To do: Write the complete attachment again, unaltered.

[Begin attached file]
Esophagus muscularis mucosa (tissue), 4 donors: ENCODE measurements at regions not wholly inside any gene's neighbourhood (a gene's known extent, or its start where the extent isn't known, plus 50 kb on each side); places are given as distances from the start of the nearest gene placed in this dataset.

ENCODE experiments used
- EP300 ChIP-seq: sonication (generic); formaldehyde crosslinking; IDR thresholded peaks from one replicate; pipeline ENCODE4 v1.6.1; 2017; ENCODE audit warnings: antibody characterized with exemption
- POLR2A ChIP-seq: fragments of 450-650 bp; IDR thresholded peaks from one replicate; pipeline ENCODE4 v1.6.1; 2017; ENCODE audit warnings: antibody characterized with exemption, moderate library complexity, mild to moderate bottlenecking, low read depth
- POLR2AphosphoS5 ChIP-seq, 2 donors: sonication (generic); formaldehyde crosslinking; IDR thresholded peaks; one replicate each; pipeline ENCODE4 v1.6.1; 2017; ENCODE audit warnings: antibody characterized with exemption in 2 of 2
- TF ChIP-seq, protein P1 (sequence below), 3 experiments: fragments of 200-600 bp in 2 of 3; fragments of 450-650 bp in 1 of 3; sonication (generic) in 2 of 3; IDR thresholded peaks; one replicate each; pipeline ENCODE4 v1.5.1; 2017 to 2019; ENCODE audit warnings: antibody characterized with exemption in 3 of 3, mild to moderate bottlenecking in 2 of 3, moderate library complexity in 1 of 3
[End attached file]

Esophagus muscularis mucosa (tissue), 4 donors: ENCODE measurements at regions not wholly inside any gene's neighbourhood (a gene's known extent, or its start where the extent isn't known, plus 50 kb on each side); places are given as distances from the start of the nearest gene placed in this dataset.

ENCODE experiments used
- EP300 ChIP-seq: sonication (generic); formaldehyde crosslinking; IDR thresholded peaks from one replicate; pipeline ENCODE4 v1.6.1; 2017; ENCODE audit warnings: antibody characterized with exemption
- POLR2A ChIP-seq: fragments of 450-650 bp; IDR thresholded peaks from one replicate; pipeline ENCODE4 v1.6.1; 2017; ENCODE audit warnings: antibody characterized with exemption, moderate library complexity, mild to moderate bottlenecking, low read depth
- POLR2AphosphoS5 ChIP-seq, 2 donors: sonication (generic); formaldehyde crosslinking; IDR thresholded peaks; one replicate each; pipeline ENCODE4 v1.6.1; 2017; ENCODE audit warnings: antibody characterized with exemption in 2 of 2
- TF ChIP-seq, protein P1 (sequence below), 3 experiments: fragments of 200-600 bp in 2 of 3; fragments of 450-650 bp in 1 of 3; sonication (generic) in 2 of 3; IDR thresholded peaks; one replicate each; pipeline ENCODE4 v1.5.1; 2017 to 2019; ENCODE audit warnings: antibody characterized with exemption in 3 of 3, mild to moderate bottlenecking in 2 of 3, moderate library complexity in 1 of 3